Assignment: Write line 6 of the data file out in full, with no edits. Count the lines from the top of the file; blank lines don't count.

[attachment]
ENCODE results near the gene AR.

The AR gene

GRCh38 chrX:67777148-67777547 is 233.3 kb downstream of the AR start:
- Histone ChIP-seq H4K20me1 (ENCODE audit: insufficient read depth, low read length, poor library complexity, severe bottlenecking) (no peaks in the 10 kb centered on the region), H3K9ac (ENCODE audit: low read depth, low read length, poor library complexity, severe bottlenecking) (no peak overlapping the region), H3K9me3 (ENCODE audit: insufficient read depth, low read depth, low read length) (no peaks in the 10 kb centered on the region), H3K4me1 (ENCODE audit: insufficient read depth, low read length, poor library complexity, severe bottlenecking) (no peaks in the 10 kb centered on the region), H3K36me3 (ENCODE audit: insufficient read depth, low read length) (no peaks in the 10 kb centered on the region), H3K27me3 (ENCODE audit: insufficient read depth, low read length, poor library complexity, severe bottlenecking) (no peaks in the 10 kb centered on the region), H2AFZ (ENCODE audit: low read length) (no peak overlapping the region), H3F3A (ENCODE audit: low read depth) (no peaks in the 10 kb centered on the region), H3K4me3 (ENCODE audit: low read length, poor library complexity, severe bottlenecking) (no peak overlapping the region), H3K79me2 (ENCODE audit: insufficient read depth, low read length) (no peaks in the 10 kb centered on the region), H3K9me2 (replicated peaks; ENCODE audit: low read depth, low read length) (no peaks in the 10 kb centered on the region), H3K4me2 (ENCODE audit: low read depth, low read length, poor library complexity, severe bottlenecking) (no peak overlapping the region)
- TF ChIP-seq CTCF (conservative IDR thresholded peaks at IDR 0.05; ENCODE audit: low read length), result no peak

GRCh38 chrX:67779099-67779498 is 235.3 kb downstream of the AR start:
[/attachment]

GRCh38 chrX:67779099-67779498 is 235.3 kb downstream of the AR start: